first_imgGifford Healthcare,Gifford Medical Center’s sixth annual Last Mile Ride held on Saturday, Aug. 20, attracted a record 219 motorcyclists, 23 cyclists and raised $48,000 for end-of-life care.The charity motorcycle ride was the Randolph hospital’s sixth annual. Since it’s start in 2006, rider numbers and money raised have climbed significantly. That first year just 74 riders turned out and $7,000 was raised.The leap in participation is due to word of mouth and support for the cause, according to hospital organizers. Gifford offers special care in a garden-side suite for patients at the end-of-life. The ride supports extra services for these patients and their families and also helps patients in advanced illness or choosing to die at home with special needs and last wishes.The steady climb in dollars raised for the cause is due to the support of sponsors, including many area businesses, and riders’ fund raising efforts. Riders who raise the most win prizes.This year rider Larry Richburg of Randolph took the top prize of a $300 gift card to Wilkins Harley-Davidson in South Barre after he collected more than $2,000 for the cause.‘I’m in the Rotary Club. I hit up everybody at Rotary. I think just about everybody in Rotary donated something. I also put a little something in the church bulletin at Bethany Church. I got a lot from people at the church. I sent an e-mail to my wife’s contact list for family and friends,’ says Richburg of how he was able to raise so much.There were also people who sought out Richburg. ‘I can’t believe the number of people who just call and say ‘I have a check for you.’ It kind of goes to show what kind of fund-raiser and project this is. You don’t find that very often.’Coming in second was Frank Drown of Northfield, who raised more than $1,700, and won a leather motorcycle jacket from Frank’s Motorcycle Sales and Service in Essex Junction.Drown’s daughter Naomi spent her final days in the Garden Room at Gifford before dying at home in 2008 at the age of 25. She had a rare cancer.Since, the tight-knit Drown family has made the Last Mile Ride an annual event. This year Frank rode with daughter Alicia, daughter Olivia drove a second bike and wife Sandra rode with a friend.For Sandra, the ride is a time of reflection and healing. ‘I just love it,’ she says.For Frank, who strives to be the first one registered for the ride each year and is relentless in his fund raising efforts, the ride, in part, is a chance to help other families as his was helped.‘The benefits received by the patients and families by this fund are not replaceable by words,’ he says, using his own experience as an example. ‘We have our memories. We have our conversations. But watching the CD of the photos set to music (the family received following their stay in the Garden Room), there’s nothing that can replace that. We have that forever. Not only that, but the people involved in the Garden Room, it’s a genuine care that this fund-raiser puts forth to the families and to the patients. It’s just overwhelming.‘My personal experiences with what this program gave me drive me. I could do this every year and never replace what I got out of it.’Ride founder Lynda McDermott of Randolph, a Gifford inpatient nurse, was also once again a top fund-raiser.‘I just feel a personal responsibility,’ McDermott says. ‘When a family goes through the death of a loved one, that creates a long-term memory. These memories never go away. It’s a memory that I want to be as positive as possible. Even though it’s a sad moment, there can be a joy in this. I’m trying to help these families cherish these last times with their loved ones.’Not all participants have had an experience with the Garden Room, of course. Participants this year came from as far away as Colorado, Connecticut and Maine. For the ride, the motorcyclists traveled 112 miles around central Vermont, assisted by a group of combat veterans, who served as road guards, and Orange County Sheriff Bill Bohnyak, who led the ride.Cyclists were also a part of this year’s ride. Last year, Gifford nurse Marci White did a 38.4 mile loop from Gifford to Northfield and back. This year, other cyclists were invited to join her on the same route and Green Mountain Bike Patrol helped cyclists along the route.The ride also included a Harley raffle again this year and the winner of the 2011 Iron 883 was Rochester’s Jay McGill-O’Rourke. A long-time motorcycle enthusiast, McGill-O’Rourke was clearly thrilled to win the new Harley.‘It’s the first thing I’ve won since I was in Cub Scouts, so that was 48 years ago,’ he said.McGill-O’Rourke has been riding since he was 15 and is into collectibles. The bike he rode in Saturday’s ride was a 1974 BMW. His newest bike is 1983 Honda. ‘This will put me back in the main stream,’ he says of the new Harley he’ll soon collect from Wilkins.A quilt made by Gifford staff went to Janet Whitacker of Stockbridge, who couldn’t ride this year but stopped Saturday to make a donation and buy raffle tickets.Organizers marveled at the outpouring of support from participants and non-participants alike.‘It always amazes me the amount of support we receive for our event. To know that so many people contribute their time, resources and energy to help others who they will probably never even meet is a humbling experience,’ said Ashley Lincoln, director of development, marketing and public relations at Gifford.Photo by Robin Palmer: Motorcyclists leave Gifford Medical Center in Randolph on Saturday for the start of the Last Mile Ride.Gifford Medical Center in Randolph, Vt., is a community hospital with family health centers in Bethel, Chelsea, Rochester and Sharon and specialty services throughout central Vermont. Gifford is a full-service hospital with a 24-hour emergency department, inpatient and rehabilitation units, a day care, an adult day care and a 30-bed nursing home, the Menig Extended Care Facility, which opened in 1998 on the main campus. The Birthing Center, established in 1977, was the first in Vermont to offer an alternative to the traditional hospital-based deliveries and continues to be a leader in midwifery and family-centered care.The hospital’s mission is to improve individuals’ and community health by providing and assuring access to affordable and high-quality health care in Gifford’s service area.Next year’s ride will be held on Aug. 18.last_img read more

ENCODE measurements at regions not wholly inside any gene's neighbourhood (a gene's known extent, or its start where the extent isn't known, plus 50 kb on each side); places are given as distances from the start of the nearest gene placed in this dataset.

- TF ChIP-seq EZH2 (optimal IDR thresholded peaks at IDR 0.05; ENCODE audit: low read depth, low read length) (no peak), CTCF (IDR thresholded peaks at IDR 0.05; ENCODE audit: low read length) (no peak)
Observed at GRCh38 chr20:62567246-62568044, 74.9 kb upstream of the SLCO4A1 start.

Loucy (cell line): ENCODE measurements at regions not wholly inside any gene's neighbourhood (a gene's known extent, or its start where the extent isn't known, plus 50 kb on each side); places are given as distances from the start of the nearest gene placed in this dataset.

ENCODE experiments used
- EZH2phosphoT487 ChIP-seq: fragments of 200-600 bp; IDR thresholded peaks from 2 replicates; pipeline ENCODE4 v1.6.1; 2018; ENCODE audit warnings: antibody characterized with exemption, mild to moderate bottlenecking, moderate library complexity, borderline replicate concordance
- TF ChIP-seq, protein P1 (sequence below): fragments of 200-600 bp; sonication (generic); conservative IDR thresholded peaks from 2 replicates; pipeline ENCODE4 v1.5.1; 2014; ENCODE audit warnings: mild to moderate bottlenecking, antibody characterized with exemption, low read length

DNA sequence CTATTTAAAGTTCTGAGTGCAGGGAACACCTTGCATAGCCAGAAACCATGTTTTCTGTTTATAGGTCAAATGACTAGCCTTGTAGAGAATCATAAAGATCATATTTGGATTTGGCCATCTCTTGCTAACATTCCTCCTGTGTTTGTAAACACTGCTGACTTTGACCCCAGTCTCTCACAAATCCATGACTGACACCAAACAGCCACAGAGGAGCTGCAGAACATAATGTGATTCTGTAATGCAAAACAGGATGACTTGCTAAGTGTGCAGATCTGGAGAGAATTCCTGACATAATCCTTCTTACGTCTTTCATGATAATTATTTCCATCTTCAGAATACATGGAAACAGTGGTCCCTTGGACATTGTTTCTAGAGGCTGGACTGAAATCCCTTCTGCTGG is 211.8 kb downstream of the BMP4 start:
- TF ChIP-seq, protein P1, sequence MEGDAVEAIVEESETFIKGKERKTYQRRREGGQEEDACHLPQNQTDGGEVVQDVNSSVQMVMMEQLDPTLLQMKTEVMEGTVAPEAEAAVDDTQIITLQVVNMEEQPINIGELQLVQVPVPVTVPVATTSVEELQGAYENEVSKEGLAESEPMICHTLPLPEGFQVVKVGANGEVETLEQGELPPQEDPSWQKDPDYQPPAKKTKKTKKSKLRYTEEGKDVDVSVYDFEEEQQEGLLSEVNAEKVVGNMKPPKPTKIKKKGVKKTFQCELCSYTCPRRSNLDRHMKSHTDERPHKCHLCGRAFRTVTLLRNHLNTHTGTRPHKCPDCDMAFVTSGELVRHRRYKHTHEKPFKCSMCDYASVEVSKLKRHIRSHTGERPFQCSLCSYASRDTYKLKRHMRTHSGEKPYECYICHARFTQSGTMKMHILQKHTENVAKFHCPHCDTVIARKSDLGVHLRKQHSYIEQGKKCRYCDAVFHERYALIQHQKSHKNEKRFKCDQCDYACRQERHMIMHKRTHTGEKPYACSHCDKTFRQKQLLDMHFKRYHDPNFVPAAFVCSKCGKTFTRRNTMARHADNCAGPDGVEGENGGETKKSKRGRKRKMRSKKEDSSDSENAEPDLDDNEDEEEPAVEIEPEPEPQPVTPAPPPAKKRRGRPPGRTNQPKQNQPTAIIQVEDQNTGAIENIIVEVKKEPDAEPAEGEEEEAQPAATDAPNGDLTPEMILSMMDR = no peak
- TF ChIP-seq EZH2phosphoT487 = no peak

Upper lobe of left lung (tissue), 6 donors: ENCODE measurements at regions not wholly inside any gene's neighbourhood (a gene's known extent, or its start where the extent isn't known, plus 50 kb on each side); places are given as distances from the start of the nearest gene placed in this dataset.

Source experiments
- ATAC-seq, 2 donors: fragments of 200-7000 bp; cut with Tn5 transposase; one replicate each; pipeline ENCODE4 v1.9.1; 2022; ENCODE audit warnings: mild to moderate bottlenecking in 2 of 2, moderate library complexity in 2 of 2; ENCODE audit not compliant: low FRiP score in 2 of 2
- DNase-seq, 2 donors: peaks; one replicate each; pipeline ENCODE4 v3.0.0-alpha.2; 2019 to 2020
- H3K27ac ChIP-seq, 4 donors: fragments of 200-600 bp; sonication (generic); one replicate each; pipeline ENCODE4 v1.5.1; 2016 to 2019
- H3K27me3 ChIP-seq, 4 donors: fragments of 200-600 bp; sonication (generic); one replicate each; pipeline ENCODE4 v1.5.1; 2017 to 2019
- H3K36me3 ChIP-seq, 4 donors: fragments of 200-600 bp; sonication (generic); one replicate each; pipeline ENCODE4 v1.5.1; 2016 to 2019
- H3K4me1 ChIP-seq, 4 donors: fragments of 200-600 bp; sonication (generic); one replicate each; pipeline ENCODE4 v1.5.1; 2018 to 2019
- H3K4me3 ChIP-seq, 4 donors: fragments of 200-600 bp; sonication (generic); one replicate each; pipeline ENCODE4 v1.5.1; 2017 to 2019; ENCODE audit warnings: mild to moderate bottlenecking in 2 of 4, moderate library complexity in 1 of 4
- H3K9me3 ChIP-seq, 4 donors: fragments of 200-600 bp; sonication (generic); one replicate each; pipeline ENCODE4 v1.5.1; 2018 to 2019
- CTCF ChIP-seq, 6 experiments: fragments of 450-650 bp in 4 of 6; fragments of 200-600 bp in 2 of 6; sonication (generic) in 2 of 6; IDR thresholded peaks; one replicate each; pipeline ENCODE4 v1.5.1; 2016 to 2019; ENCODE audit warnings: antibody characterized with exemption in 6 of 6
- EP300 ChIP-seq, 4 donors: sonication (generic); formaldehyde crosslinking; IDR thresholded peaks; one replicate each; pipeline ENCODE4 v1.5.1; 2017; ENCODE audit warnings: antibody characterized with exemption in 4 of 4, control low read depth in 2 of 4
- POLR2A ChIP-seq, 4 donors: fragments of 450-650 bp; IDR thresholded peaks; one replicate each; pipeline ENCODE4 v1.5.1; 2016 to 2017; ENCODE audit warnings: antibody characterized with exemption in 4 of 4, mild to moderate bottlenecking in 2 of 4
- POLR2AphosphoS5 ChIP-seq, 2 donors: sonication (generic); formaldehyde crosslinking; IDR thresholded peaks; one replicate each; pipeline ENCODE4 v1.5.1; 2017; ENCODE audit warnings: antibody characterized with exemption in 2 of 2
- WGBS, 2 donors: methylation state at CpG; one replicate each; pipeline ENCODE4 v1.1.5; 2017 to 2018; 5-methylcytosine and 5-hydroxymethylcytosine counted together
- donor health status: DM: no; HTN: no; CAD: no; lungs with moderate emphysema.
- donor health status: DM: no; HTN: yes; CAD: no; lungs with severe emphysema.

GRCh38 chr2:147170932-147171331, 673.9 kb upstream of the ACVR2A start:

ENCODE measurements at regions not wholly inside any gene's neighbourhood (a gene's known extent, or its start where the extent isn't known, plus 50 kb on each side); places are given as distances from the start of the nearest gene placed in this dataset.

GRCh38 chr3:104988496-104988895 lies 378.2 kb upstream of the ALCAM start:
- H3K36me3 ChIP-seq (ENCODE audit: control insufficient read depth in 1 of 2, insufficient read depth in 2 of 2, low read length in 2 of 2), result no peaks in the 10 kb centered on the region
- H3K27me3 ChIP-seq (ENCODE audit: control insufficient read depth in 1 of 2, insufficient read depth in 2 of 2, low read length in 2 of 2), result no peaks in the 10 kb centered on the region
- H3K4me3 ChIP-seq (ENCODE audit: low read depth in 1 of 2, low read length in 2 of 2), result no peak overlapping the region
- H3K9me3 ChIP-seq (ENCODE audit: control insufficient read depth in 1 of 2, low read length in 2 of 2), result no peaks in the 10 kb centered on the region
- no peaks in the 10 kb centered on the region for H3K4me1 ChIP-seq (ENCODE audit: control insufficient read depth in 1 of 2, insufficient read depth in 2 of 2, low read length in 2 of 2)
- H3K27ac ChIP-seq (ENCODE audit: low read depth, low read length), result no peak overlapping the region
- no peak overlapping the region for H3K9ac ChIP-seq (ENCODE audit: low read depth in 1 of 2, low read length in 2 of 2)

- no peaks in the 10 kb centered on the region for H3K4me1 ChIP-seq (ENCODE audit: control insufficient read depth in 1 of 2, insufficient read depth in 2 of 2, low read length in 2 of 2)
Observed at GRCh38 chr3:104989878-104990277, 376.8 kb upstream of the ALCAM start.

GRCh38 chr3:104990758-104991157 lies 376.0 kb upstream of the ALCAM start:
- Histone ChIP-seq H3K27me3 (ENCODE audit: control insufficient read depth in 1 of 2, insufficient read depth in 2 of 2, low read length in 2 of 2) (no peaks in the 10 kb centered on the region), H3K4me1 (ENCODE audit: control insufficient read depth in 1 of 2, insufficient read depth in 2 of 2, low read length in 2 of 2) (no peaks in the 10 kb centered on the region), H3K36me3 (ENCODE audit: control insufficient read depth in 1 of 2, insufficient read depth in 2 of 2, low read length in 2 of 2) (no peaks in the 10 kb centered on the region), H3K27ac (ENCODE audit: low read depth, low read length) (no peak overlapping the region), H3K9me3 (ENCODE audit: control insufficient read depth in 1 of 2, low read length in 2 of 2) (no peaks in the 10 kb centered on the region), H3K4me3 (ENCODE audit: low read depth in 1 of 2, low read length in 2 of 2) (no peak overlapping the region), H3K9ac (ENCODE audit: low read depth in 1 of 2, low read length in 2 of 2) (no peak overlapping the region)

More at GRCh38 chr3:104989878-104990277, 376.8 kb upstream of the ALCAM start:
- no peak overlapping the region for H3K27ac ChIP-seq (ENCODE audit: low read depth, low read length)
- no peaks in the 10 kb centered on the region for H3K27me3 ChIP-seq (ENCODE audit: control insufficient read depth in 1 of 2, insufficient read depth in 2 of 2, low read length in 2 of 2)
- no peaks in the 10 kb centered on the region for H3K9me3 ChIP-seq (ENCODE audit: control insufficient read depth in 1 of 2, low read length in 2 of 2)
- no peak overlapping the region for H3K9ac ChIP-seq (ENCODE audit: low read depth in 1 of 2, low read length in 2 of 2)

Why didn’t EMV prevent the Arby’s breach?